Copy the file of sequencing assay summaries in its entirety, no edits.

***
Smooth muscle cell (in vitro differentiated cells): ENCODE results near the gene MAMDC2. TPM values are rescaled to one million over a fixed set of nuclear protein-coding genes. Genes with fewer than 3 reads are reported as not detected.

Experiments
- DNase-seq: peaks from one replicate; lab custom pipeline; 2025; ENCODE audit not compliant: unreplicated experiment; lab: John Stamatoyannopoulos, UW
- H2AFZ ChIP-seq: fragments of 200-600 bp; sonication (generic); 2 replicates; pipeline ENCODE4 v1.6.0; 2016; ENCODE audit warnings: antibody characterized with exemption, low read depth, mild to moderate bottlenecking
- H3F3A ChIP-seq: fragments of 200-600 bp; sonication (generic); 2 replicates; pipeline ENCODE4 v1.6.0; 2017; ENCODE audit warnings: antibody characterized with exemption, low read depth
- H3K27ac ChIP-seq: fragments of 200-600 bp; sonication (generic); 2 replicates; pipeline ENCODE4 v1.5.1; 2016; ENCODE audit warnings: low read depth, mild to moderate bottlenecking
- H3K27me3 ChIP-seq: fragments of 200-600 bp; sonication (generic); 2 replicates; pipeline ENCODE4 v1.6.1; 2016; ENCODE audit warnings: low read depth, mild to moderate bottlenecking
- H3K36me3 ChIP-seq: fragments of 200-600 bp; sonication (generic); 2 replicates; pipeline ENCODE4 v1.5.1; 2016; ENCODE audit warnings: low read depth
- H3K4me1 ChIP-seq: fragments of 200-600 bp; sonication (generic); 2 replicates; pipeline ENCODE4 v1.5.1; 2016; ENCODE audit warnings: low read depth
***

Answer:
Smooth muscle cell (in vitro differentiated cells): ENCODE results near the gene MAMDC2. TPM values are rescaled to one million over a fixed set of nuclear protein-coding genes. Genes with fewer than 3 reads are reported as not detected.

Experiments
- DNase-seq: peaks from one replicate; lab custom pipeline; 2025; ENCODE audit not compliant: unreplicated experiment; lab: John Stamatoyannopoulos, UW
- H2AFZ ChIP-seq: fragments of 200-600 bp; sonication (generic); 2 replicates; pipeline ENCODE4 v1.6.0; 2016; ENCODE audit warnings: antibody characterized with exemption, low read depth, mild to moderate bottlenecking
- H3F3A ChIP-seq: fragments of 200-600 bp; sonication (generic); 2 replicates; pipeline ENCODE4 v1.6.0; 2017; ENCODE audit warnings: antibody characterized with exemption, low read depth
- H3K27ac ChIP-seq: fragments of 200-600 bp; sonication (generic); 2 replicates; pipeline ENCODE4 v1.5.1; 2016; ENCODE audit warnings: low read depth, mild to moderate bottlenecking
- H3K27me3 ChIP-seq: fragments of 200-600 bp; sonication (generic); 2 replicates; pipeline ENCODE4 v1.6.1; 2016; ENCODE audit warnings: low read depth, mild to moderate bottlenecking
- H3K36me3 ChIP-seq: fragments of 200-600 bp; sonication (generic); 2 replicates; pipeline ENCODE4 v1.5.1; 2016; ENCODE audit warnings: low read depth
- H3K4me1 ChIP-seq: fragments of 200-600 bp; sonication (generic); 2 replicates; pipeline ENCODE4 v1.5.1; 2016; ENCODE audit warnings: low read depth